At the Chicago Mercantile Exchange, the traders betting on future commodity price fluctuations aren't the only ones who know what it means to take a risk. Five years ago, Chicago Mercantile Exchange (CME), now part of the CME Group, placed a hefty bet: that it could trust Linux with the heart of its business, executing billions of contracts a year and processing them faster than previously.
CME won its gamble. And in so doing, it proved that an open source platform, a relative newcomer to the data center scene in general and the financial world in particular, had the power and speed to handle high-volume, real-time, mission-critical applications.Outmoded servers, transaction times prompt migration
The Exchange's 800 Solaris Sparc servers, which were simply outmoded, nudged CME in the direction of Linux. "We were starting to have issues with Sparc," said Vinod Kutty, CME's associate director and head of distributed R&D computing. Not only did they cost too much to support, but it wouldn't have been able to keep pace with the projected increase in trade volume, especially with electronic trades growing even faster than the business as a whole and pit trades on the floor becoming less predominant. "We wanted to save money and get much better performance," Kutty.said
Another factor in the conversion was latency. The technological bar is continually rising on how fast a transaction must be completed to be considered "real time," but Kutty defines it, futuristically, as a single millisecond. At the time of CME's conversion, the Sun Sparc servers were averaging 200 milliseconds per transaction, about twice what was considered real time in 2003, he said. Today 15 to 20 milliseconds is the benchmark, he said.
Although people can't physically react any faster to trades that occur in a tiny fraction of a second, it's still important to come as close as possible to real-time transactions because it affects the perceptions of traders, Kutty said.
"We have historically noticed that when we improve the performance of the trading engines, traders will trade more often," he said. "The faster they trade, the more they can trade, and the faster their orders are filled." Therefore, in 2003, CME began a gradual migration to X86s running Red Hat Enterprise Linux (RHEL) 2.1, starting with less critical applications, then progressing to order-entry programs and, finally, to the mission-critical trading applications, he said. At each stage, the system was fully tested before progressing to another application, he said. The transition was completed in 18 months at the end of 2004. The operating systems have been continually updated as well, with the servers now running a mix of RHEL 3 and 4 and certification of RHEL 5 currently in process.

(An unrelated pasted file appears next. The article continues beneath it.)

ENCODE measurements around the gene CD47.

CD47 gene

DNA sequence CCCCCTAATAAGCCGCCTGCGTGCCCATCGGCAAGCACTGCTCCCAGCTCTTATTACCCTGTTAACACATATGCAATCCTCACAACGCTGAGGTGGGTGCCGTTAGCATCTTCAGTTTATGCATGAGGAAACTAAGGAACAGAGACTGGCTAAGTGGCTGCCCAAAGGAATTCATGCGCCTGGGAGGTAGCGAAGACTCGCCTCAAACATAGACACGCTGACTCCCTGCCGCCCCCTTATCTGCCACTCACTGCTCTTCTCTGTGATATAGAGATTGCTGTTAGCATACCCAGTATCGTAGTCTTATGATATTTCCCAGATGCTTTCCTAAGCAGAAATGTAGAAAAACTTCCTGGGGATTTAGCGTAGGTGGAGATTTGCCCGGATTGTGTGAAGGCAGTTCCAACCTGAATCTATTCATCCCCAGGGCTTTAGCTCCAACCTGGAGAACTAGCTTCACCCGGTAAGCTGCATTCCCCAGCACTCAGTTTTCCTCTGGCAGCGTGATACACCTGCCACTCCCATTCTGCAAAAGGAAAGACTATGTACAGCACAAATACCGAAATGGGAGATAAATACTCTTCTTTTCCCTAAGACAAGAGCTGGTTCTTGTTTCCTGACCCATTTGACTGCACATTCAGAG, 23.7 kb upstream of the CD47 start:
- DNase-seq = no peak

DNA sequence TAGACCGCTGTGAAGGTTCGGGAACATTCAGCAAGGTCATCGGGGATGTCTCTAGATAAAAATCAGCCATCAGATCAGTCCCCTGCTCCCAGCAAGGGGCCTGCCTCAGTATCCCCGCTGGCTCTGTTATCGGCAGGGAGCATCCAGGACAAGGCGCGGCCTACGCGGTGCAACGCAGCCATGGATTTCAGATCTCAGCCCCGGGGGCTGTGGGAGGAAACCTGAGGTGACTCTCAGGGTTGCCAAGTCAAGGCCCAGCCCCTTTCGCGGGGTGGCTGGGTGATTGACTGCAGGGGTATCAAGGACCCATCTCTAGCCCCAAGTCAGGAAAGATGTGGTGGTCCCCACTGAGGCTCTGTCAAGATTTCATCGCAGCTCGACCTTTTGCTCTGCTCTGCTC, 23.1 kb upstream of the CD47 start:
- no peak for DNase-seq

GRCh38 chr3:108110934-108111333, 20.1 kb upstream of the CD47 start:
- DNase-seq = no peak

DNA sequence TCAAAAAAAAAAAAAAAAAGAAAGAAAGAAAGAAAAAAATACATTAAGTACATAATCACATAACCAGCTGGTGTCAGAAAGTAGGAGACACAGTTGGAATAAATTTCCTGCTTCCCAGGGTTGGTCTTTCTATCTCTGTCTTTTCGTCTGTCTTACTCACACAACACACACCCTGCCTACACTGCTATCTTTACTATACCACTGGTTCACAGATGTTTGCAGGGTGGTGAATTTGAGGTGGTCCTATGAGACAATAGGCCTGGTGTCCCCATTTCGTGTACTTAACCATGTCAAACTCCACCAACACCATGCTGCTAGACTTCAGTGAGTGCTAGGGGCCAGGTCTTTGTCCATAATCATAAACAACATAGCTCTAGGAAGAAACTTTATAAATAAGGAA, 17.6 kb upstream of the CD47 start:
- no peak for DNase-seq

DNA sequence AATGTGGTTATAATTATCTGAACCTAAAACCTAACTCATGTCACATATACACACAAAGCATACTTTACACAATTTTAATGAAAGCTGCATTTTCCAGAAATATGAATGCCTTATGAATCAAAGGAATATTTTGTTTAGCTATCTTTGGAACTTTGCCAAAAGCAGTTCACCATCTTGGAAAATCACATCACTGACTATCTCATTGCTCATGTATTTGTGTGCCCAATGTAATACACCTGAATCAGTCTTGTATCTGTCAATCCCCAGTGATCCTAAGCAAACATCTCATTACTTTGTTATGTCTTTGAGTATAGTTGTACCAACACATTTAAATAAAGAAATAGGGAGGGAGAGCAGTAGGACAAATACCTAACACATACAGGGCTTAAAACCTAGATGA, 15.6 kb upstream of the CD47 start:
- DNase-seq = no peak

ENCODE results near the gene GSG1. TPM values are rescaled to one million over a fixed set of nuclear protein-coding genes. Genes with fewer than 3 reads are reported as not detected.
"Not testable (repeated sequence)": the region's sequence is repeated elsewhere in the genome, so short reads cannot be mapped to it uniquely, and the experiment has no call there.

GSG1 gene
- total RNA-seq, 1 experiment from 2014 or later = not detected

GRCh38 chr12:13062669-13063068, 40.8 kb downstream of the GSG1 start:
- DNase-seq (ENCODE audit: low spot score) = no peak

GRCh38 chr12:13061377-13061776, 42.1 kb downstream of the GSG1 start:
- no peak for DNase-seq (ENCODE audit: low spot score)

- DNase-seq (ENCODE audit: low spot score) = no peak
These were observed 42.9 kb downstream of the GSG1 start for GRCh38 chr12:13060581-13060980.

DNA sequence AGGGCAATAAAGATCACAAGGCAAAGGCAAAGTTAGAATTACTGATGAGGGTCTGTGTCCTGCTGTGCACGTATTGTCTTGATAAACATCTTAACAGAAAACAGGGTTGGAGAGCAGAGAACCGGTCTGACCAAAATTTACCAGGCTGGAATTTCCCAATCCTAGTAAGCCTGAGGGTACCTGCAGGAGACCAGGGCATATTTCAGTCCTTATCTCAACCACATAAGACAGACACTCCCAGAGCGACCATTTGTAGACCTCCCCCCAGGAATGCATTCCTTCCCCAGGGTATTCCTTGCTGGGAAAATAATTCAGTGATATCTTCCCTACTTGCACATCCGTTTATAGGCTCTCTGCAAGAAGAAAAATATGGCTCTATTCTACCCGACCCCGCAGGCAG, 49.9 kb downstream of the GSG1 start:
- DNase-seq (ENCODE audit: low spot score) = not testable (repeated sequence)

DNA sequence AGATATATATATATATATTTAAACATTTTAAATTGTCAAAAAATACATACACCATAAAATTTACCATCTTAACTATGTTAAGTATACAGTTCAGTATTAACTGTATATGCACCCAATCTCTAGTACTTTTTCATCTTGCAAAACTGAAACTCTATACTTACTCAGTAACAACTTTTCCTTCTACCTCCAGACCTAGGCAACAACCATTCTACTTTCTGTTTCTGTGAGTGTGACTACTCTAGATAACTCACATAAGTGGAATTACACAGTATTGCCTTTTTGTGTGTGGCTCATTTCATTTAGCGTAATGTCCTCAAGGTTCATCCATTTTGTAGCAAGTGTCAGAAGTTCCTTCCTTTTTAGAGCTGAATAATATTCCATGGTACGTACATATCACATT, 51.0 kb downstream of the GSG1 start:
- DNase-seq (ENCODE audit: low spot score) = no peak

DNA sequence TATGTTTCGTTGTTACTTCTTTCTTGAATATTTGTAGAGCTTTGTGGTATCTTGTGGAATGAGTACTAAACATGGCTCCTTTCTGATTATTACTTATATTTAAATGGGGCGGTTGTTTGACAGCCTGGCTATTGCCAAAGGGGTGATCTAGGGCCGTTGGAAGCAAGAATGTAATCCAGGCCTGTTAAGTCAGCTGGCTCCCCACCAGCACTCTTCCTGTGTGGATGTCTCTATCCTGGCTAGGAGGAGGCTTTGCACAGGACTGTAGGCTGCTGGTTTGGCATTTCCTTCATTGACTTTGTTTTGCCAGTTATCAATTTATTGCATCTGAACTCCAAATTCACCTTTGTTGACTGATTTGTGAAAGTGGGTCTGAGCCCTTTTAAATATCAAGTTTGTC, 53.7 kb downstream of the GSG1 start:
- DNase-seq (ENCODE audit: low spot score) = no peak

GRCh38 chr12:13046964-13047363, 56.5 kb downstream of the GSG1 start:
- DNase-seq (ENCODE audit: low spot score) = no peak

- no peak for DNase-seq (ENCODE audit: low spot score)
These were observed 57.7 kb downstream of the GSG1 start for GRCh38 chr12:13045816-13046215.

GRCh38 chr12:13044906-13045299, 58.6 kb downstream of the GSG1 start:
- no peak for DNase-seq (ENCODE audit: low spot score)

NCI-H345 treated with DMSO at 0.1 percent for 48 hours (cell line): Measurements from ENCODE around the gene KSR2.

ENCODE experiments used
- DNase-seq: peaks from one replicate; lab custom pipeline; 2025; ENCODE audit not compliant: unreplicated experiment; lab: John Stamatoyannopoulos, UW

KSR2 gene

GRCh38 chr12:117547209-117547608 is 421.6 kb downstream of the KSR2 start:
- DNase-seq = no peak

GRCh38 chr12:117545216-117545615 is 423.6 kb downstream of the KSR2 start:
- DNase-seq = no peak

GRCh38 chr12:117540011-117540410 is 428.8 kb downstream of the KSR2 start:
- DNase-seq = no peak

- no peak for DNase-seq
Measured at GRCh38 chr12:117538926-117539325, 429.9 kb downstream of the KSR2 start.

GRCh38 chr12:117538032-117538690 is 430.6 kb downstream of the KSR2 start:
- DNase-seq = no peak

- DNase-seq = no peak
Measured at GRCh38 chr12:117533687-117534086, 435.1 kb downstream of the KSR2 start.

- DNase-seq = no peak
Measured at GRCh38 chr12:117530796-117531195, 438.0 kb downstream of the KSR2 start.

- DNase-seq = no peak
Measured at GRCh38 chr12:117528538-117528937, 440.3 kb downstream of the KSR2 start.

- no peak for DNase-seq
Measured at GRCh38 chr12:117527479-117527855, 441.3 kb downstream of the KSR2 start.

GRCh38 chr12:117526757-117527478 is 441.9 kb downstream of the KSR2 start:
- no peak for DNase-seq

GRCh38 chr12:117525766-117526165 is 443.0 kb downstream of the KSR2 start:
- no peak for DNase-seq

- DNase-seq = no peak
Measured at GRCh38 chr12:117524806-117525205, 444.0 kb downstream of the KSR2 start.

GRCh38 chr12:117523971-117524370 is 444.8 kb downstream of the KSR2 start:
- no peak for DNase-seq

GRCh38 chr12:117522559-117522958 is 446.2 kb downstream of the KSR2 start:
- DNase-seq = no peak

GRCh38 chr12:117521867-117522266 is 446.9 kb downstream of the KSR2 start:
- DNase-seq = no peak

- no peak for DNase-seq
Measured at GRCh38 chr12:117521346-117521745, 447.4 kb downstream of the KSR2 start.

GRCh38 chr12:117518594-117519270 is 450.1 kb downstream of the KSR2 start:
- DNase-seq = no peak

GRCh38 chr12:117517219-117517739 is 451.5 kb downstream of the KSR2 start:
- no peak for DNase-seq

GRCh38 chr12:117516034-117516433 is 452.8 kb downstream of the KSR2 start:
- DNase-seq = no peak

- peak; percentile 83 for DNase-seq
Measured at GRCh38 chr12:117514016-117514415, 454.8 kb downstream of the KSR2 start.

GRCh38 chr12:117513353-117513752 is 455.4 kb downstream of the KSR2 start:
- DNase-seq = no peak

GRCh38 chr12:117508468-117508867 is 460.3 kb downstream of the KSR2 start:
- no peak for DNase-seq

The timing of the transition proved fortuitous. Two years later, CME would acquire yet another boost in transaction volume from its merger with the Chicago Board of Trade, hence the name change to CME Group.In the five years since the conversion began, the number of servers has grown from 800 to 4,000, the number of electronically traded contracts from 250 million to 1.2 billion in 2007. The dollar value of those 1.2 billion contract trades is $1,200 trillion.
In addition, the new RHEL-based servers run much faster, chopping transaction speed from 200 milliseconds to 15 to 20 milliseconds and are still heading downward, Kutty said. In two ways, CME helped to accelerate transaction speeds: first, by optimizing the TCP (Transfer Control Protocol) and second, by creating a Super HOP (Host Output Process), that routes trade orders and confirmations through a group of fast, high-powered Linux servers, he said.Not without a hitch
Although the platform switch has been successful, the transition wasn't problem-free. "We've had issues with the kernel performance," Kutty said. "Earlier versions of Linux were less stable." Another challenge was retraining Solaris users in Red Hat monitoring tools, Red Hat's certification program is "one of the better ones," he said.
An ongoing issue is the need for a broader mix of open source diagnostic tools that would provide visibility into the factors impeding real-time performance without disrupting ongoing operations, he said. In addition to more diagnostic tools, CME also would benefit from a lightweight version of the operating system that could be simulated in a lab for troubleshooting purposes, Kutty said.On the positive side, CME has reaped the benefit of problems solved within the greater open source community instead of waiting for a fix from a proprietary vendor, he said. And because OEMs have access to the source code, they can do a lot more testing, which in turn speeds issue resolution, he added.
The migration to Linux has paid off in improved performance, lower cost and greater stability, Kutty said. In addition, CME has gained better leverage with vendors, which translates into more price leverage for support services, he said.
Although CME has been an industry early adopter in moving to open source, its success has yet to create a stampede of followers. One reason, Kutty speculated, is that OEMs aren't designing servers specifically to run Linux; if they were, the hardware would be easier to use innovatively and easier to manage, he said.Even so, the experience of the Chicago Mercantile Exchange proves that Linux is ready to fill mission-critical roles in the enterprise, Kutty said.
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